Irish Ferries – Past Vessles

St. Patrick

Built 1973
Schiffbau Gesellschaft Unterweser AG, Bremerhaven, Germany
Size 7,819gt
117,99 x 18,19 x 5,32 m.
Capacity Passengers: 1,822
Berths: 560
Cars: 230
Engines
Speed
2 x Pielstick 12PC2V
18.4kts
Route Rosslare – Le Havre (ICG)

Belfast – Liverpool (Belfast Car Ferries)

St Patrick was delivered to the newly formed Irish Continental Shipping company on May 29th 1973, and on June 6th, open the company’s first route between Rosslare and Le Havre, and remained on the route until May 1982 when she was transferred to Belfast Car Ferries (another ICG company), and was renamed St. Columb and placed on their Belfast – Liverpool route. Later in 1982 she was registered to First Dallas Ltd, Belfast and charted back to Belfast Car Ferries as St. Columb I, a year later she was sold to Allied Irish Banks and again charted back to Belfast Car Ferries. In 1987 she covered the B&I’s refits over the winter, and returned to Belfast in January 1988. However due to the service only having one ship, St Columb I had to make a round trip every twenty four hours, and engine trouble was making this difficult (as well as the growing number of trucks wanting her limited car deck space), and on October 14, 1990 she left Liverpool for the last time, and later that night, left the Irish Sea for Le Havre to be laid up. She was sold to Arkadia Lines, Greece and renamed Dimitrios Express and refitted in Pireus. In April 1991 she entered service between Igoumenitsa and Bari. Over the next few years she went through a number of names, Kadia Express in 1993, Dimitrios Express in 1995, Poseidon Express 2 in 1996 and Express Poseidon in 1999 all for Arkadia Lines who sold her in 2005 for breaking up in India.

St Killian

St Killian II

Built 1973 /1981 (rebuild)
Brodogradiliste Titovo, Yugoslavia
Size 7.125 / 10.256 (rebuild)
124,75 x 19,54 x 5,12. m156,85 x 19,59 x 5,21 m (rebuild)
Capacity Passengers: 1.500 / 2.000
Berths: 873 / 1.374
Cars: 250 / 380
Engines
Speed
2 x Pielstick 18PC2 V
21.5kts
Route Rosslare/ Cork – Cherbourg/ Le Havre

Cork/ Rosslare – Roscoff/Cherbourg/ Le Havre

Built in 1973 as the Stena Scandinavica for Stena’s Göteborg – Kiel route which she sailed for 5 years, St. Killian joined the Irish Continental Fleet in April 1978 after the late Captain Coleman Raftery said she was a perfect vessel to expand the Ireland France routes she was purchased for IR£9 million to join the St. Patrick. Before entering service she was briefly chartered back to Stena Line, and made a visit to Dún Laoghaire to promote the route. In her first month she ran along side the St. Patrick from Rosslare, and also started sailings from Cork to Cherbourg and Le Havre.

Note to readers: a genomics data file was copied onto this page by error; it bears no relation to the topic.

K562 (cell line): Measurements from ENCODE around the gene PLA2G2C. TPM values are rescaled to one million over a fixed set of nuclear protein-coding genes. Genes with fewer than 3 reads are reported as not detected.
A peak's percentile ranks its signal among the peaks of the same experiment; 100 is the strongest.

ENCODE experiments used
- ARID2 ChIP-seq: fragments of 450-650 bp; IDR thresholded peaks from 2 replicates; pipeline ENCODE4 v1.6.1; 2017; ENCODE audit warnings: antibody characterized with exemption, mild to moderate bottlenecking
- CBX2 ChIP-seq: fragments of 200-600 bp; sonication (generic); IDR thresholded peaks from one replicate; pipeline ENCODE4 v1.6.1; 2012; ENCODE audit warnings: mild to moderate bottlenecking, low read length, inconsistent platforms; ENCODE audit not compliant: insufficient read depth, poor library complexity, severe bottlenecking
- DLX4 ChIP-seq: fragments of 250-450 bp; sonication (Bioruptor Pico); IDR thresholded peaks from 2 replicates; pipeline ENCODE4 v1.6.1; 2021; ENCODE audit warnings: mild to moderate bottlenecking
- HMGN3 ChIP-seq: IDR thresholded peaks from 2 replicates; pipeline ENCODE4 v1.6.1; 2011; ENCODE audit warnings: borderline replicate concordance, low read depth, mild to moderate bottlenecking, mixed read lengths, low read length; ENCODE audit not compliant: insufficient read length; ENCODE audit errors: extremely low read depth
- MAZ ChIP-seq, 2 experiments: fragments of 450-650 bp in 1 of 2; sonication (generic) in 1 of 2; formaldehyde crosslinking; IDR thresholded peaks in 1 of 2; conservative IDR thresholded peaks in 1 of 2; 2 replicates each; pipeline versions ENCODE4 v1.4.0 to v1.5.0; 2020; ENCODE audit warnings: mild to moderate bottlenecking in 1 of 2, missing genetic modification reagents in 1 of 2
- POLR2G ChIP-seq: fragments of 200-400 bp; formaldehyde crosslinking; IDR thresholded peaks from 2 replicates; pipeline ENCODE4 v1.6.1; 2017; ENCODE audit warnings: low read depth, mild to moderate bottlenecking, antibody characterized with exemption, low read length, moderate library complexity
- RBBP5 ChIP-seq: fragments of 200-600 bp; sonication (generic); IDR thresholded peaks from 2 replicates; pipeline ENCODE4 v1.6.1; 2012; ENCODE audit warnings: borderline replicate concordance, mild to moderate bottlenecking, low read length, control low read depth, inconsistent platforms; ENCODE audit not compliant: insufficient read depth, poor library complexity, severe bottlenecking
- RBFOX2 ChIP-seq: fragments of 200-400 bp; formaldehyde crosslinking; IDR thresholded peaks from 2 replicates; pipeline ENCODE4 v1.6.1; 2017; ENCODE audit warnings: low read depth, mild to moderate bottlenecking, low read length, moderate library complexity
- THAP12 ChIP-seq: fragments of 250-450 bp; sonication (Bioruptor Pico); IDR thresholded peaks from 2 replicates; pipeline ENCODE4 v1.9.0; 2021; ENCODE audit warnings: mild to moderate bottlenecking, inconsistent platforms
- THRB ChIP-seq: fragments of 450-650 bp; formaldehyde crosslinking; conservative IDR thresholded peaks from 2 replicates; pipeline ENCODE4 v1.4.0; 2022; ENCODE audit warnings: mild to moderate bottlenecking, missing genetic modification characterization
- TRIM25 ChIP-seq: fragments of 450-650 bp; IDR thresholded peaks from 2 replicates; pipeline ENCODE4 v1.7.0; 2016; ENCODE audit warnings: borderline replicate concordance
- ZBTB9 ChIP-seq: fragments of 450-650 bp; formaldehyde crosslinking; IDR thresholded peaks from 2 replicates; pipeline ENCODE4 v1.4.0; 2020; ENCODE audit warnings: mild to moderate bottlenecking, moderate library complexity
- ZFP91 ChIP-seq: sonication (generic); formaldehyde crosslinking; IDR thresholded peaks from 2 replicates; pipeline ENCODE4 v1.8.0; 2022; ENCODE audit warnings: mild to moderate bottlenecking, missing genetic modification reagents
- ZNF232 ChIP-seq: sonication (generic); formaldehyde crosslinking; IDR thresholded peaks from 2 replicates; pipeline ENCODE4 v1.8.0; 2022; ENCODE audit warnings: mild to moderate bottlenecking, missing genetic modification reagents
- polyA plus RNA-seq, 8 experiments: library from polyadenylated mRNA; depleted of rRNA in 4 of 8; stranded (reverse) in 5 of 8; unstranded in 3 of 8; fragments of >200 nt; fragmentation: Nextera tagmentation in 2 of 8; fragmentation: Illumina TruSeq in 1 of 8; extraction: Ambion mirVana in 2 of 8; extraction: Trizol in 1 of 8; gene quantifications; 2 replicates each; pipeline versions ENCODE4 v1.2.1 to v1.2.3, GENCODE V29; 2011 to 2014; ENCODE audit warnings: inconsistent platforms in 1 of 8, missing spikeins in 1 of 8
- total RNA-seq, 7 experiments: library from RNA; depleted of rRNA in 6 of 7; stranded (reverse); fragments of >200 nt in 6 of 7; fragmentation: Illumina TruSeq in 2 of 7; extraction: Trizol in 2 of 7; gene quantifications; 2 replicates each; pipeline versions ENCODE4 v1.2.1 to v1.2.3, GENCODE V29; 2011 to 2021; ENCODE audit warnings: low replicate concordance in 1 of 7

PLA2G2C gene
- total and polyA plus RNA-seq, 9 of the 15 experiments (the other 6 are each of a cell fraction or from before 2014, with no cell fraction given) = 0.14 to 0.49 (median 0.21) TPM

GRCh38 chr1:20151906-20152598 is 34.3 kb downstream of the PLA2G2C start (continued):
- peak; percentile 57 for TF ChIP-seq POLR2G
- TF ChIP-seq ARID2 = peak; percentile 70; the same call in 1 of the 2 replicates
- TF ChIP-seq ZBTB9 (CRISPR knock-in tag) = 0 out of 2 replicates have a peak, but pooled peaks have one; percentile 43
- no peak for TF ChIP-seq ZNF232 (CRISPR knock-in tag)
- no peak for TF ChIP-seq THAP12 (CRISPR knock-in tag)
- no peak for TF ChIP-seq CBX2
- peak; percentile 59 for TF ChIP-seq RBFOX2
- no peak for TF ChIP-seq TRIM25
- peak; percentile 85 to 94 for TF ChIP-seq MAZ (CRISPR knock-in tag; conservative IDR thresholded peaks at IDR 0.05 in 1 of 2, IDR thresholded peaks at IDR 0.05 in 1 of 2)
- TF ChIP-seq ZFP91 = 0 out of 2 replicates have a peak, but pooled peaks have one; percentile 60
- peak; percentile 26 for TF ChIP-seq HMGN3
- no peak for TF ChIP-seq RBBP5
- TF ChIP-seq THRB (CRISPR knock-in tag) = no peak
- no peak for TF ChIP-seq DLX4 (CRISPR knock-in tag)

By the early 80s Irish Continental needed more capacity on the Ireland- France routes, and instead of getting new tonnage, it was decided to lengthen St. Killian. On November 12th 1981 St. Killian entered ADM shipyard, Amsterdam and emerged 15 weeks later 31.85 meters longer, and with accommodation for 517 extra passengers and 98 extra cars, while also being renamed the St. Killian II and was placed back on her Ireland – France routes. On Christmas Eve 1986 with 300 passengers onboard a fire disabled the ship off the coast of Cornwall. The vessel was taken under tow to Falmouth for initial repairs, and in January 1987 moved to Blohm & Voss, Hamburg to be returned to service. In February 1987 she resumed service. In 1997 the Saint Killian II was withdrawn from service after fourteen years of service, following her final departure from Ringaskiddy, to Le Havre on September 27th 1997, where she was laid up pending sale. In October 1998 she was sold to Cape Enterprise Ltd, Panama. And renamed Medina Star, and set sail for the Black sea. In 2003 she was again sold, this time to Hellenic Mediterranean Lines, Panama and renamed Egnatia III operating between Patras – Igoumenitsa – Korfu – Brindisi. In June 2003 she was charted to Algerie Ferries and sailed between Algeria and France, and is currently laid up in Laid up in Eleusis Bay, Greece.

St. Patrick II

Built 1973/1983

J.J. Sietas KG Schiffswerft GmbH & Co, Germany

Size 7,984gt
125.22 x 21.53 x 5.27M
Capacity Passengers: 1,500
Berths: 450
Cars: 420
Engines
Speed
2 x Stork-Werkspoor 16TM410
21.5kts
Route Rosslare/Cork – Roscoff/Cherbourg/ Le Havre

Orgionally built as M/S Aurella for Viking Line services between Kapellskär (Sweeden) – Mariehamn – Nådendal (Finland), ICG purchased the St. Patrick II to provide extra capacity on the Ireland-France route in the summer months. The lack of traffic during the winter saw her chartered to other operators, including the B&I Line, P&O, Sealink and Tallink. However falling passenger numbers saw the route suspended in September 1997, and the St. Patrick II was put up for sale. She headed to Greece and sailed for 2 years as Egnatia II. In 2000 she entered service with BalebarExpress between Sete in France and Palma (Majorca), as Ville de Sete. 2001 saw her return to Irish waters and one of her former irish ports, when she sailed as the City of Cork for Swansea-Cork Ferries. 2002 saw her acquired by the Canadian government, and she now sails as C.T.M.A. VACANCIER between Montreal and Cap-aux-Meules

Isle of Inishmore

Isle of Inishturk

Built 1981

Verolme Cork Dockyard Ltd, Ireland

Size 9,700gt
122,05 x 18,83 x 4,99 m.